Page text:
Screenshot via jetBlue
In a marketing world where everything seems to have been done not just once, but times ad nauseam, your brand positioning statement has never been more important.
This is your chance to shine. Your chance to set yourself apart from the competition. Your chance to position yourself.
Your key to success.
What your brand positioning statement is not? It’s not something to throw together quickly. You want to do this right. Because this statement will inform every, single marketing decision you make, from here on out.
How to Craft an Effective Brand Positioning Statement
Let’s take a step back from your brand positioning statement to discuss brand positioning. Bottom line: You can’t write a statement if you don’t have your core positioning down pat.
There are four required essentials to establishing rock-solid brand positioning:
- Your audience: Who is your demographic? What are their pain points?
- Your market: What is your market category? And, how does your brand better relate to your audience, in comparison to your competition?
- Your brand promise: Think back to your audience’s pain points and then ask yourself, how does your brand solve those problems? In the eyes of your audience, what are the greatest benefits your brand offers?
- Your evidence: What irrefutable evidence can you offer to demonstrate that your brand delivers on its promise?
Write it all down. Edit, revise. Be as thorough and as on-brand as possible. Then, you can write your brand positioning statement:
Brand Positioning Formula: For [your audience], [your brand] is the [your market] that best delivers on [your brand promise] because [your brand], and only [your brand], is [your evidence].
Example: For the young and young-at-heart, Walt Disney World is the theme park that best delivers on an immersive and magical experience because Walt Disney World, and only Walt Disney World, connects you to the characters and worlds you most desire. (Tagline: “Where Dreams Come True”.)
How to Evaluate your Brand Positioning Statement
Your first draft may not end up as your final brand positioning statement. Before you sign off on what you’ve written, ask yourself the following questions:
- Will it help inform your marketing decisions?
- Does it effectively differentiate your brand?
- Is it believable?
- Is it flexible enough to allow for growth over time? (In other words, does it position your brand for long-term success?)
- Does it paint a clear mental image?
- Does it speak directly to your core audience?
- Is it consistent, across all aspects of your brand?
- Does it motivate your audience?
- Is it easily understood?
- Will it stand up to your competitors?
- Is it unique? (Is it different from your competitors’ brand positioning?)
- Is it memorable?
- Can you OWN it?
Again, if you can’t answer “yes” to all of these questions, then circle back and refine your statement until you can.
6 Examples of Successful Brand Positioning Statements
Typically, when you look at a consumer-facing ad, you’re seeing the brand’s tagline and/or current marketing message. Those change. What doesn’t: The brand positioning statement behind them.
Whatever your current collateral, be sure that it accurately reflects your unwavering brand position. Here are a few good examples:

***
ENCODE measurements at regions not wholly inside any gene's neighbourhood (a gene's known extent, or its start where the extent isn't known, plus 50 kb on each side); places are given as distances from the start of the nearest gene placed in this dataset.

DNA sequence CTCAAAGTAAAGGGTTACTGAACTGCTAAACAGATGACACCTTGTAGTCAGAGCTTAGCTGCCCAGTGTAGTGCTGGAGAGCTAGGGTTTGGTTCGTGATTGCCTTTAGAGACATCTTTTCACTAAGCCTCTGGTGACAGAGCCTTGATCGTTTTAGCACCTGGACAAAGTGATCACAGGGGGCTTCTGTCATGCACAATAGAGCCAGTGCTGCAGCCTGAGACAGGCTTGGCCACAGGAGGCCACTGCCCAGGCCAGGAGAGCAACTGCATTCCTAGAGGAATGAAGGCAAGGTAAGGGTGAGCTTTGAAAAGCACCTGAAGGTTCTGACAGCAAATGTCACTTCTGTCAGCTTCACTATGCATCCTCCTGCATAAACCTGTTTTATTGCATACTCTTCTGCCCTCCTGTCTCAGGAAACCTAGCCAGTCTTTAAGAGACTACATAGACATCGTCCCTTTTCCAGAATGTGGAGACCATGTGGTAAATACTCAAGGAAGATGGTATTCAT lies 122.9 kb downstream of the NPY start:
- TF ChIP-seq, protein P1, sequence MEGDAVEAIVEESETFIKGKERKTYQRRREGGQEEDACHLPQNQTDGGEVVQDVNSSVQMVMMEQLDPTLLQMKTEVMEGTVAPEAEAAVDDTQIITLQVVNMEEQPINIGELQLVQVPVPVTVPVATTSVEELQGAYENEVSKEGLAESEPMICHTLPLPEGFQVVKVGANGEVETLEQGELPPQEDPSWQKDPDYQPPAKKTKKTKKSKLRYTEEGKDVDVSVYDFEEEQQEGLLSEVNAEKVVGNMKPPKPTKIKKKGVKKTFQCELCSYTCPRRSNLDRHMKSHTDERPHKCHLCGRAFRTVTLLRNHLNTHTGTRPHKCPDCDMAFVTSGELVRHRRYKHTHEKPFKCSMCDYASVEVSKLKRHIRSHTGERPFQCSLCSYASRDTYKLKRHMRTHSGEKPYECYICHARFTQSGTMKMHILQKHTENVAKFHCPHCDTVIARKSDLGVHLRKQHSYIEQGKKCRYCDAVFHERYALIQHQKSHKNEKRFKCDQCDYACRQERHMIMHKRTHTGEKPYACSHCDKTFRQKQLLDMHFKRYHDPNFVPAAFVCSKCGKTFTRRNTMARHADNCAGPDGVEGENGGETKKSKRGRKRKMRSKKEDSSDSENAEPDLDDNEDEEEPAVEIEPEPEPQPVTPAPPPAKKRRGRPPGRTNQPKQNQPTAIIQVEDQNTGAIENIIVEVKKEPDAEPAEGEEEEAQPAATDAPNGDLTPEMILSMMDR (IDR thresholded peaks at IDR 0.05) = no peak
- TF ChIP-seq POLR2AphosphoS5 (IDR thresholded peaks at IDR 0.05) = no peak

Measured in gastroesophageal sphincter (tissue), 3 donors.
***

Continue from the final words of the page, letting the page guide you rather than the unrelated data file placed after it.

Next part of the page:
Walt Disney World
By Jrobertiko – Denis Adriana Macias, CC BY-SA 3.0
Walt Disney World does branding so well, it hardly needs to brand itself anymore. Every, single piece of collateral goes back to their brand promise: magically making your dreams come true. From the moment you drive in, you know: You’ve arrived at the most magical place on Earth. Here, your dreams are about to come true.
Screenshot via jetBlue
Jetblue’s tagline – you above all – gets to the heart of the matter: Your flight experience is the most important thing and Jetblue will do whatever’s required. And that includes standard “extras” that their competition would charge extra for.
Screenshot via Apple
We’re doing a throwback on this one, but that’s because it works. Back in the 1990s, Apple was faced with something of an uphill battle against its competitors. Thus, it positioned itself as different – as rumor had it, distinctly different from IBM’s mere “Think.” It worked. Apple used the tagline through the early 2000s.
Screenshot via Chipotle
Chipotle is the fast-food chain that relies on exceptional ingredients – on real food with no GMOs, and other doesn’t-this-make-you-feel-good-about-yourself? promises. Hence, almost every piece of marketing collateral harkens back to this: food so good, so clean, so wholesome, you feel like you should be paying more.
Screenshot via Whole Foods
In the same vein, Whole Foods positions itself around the promise of the world’s best, cleanest, most sustainable, most ethical, and healthiest ingredients. Ingredients that are connected to the earth and to their local farmers. This ad firmly plants that idea in your mind: when no one had invented the Best Food wheel, Whole Foods did just that.
Screenshot via JW Marriott
JW Marriott is a luxury hotel and resort chain that wants you to “travel brilliantly.” To that end, they position their brand as the luxury hotel chain that cares about your experience. As the luxury hotel chain that hires the best, most qualified, most highly trained elite staff. As the only luxury hotel chain that understands you and what you need to, indeed, travel brilliantly.
And there you have it: how to write your brand positioning statement and how then to evaluate and revise it, plus several great examples to fuel your creativity. Happy positioning!